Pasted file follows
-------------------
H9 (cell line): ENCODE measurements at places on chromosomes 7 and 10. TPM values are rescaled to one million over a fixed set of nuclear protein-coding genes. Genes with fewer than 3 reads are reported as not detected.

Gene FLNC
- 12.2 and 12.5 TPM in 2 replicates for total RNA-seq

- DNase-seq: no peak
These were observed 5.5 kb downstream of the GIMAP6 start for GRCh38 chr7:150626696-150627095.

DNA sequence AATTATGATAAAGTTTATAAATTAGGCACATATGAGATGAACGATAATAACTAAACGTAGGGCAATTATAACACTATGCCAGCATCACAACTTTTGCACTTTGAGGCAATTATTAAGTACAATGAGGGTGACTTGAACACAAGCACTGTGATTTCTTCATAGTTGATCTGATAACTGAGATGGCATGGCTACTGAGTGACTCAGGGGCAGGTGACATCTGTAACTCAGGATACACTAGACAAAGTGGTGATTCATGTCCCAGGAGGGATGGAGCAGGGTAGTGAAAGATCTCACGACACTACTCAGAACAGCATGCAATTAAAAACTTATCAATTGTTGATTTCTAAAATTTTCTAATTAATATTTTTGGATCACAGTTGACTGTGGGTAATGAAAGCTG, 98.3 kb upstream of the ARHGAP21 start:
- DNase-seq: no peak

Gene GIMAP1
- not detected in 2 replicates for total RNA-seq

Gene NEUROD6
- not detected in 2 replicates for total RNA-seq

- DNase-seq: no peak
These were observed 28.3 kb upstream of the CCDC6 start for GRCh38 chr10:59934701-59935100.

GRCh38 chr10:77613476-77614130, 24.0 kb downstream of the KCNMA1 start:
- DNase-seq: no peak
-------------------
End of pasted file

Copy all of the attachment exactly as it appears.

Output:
H9 (cell line): ENCODE measurements at places on chromosomes 7 and 10. TPM values are rescaled to one million over a fixed set of nuclear protein-coding genes. Genes with fewer than 3 reads are reported as not detected.

Gene FLNC
- 12.2 and 12.5 TPM in 2 replicates for total RNA-seq

- DNase-seq: no peak
These were observed 5.5 kb downstream of the GIMAP6 start for GRCh38 chr7:150626696-150627095.

DNA sequence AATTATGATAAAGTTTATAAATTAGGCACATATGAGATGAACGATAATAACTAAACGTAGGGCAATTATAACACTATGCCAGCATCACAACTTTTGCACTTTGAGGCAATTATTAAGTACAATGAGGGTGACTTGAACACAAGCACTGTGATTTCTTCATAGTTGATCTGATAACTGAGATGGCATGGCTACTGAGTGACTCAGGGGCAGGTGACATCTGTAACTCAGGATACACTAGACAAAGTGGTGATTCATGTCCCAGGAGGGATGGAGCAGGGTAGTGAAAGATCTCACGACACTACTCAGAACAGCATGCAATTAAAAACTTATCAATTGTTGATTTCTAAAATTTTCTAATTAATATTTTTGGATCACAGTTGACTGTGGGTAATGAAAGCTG, 98.3 kb upstream of the ARHGAP21 start:
- DNase-seq: no peak

Gene GIMAP1
- not detected in 2 replicates for total RNA-seq

Gene NEUROD6
- not detected in 2 replicates for total RNA-seq

- DNase-seq: no peak
These were observed 28.3 kb upstream of the CCDC6 start for GRCh38 chr10:59934701-59935100.

GRCh38 chr10:77613476-77614130, 24.0 kb downstream of the KCNMA1 start:
- DNase-seq: no peak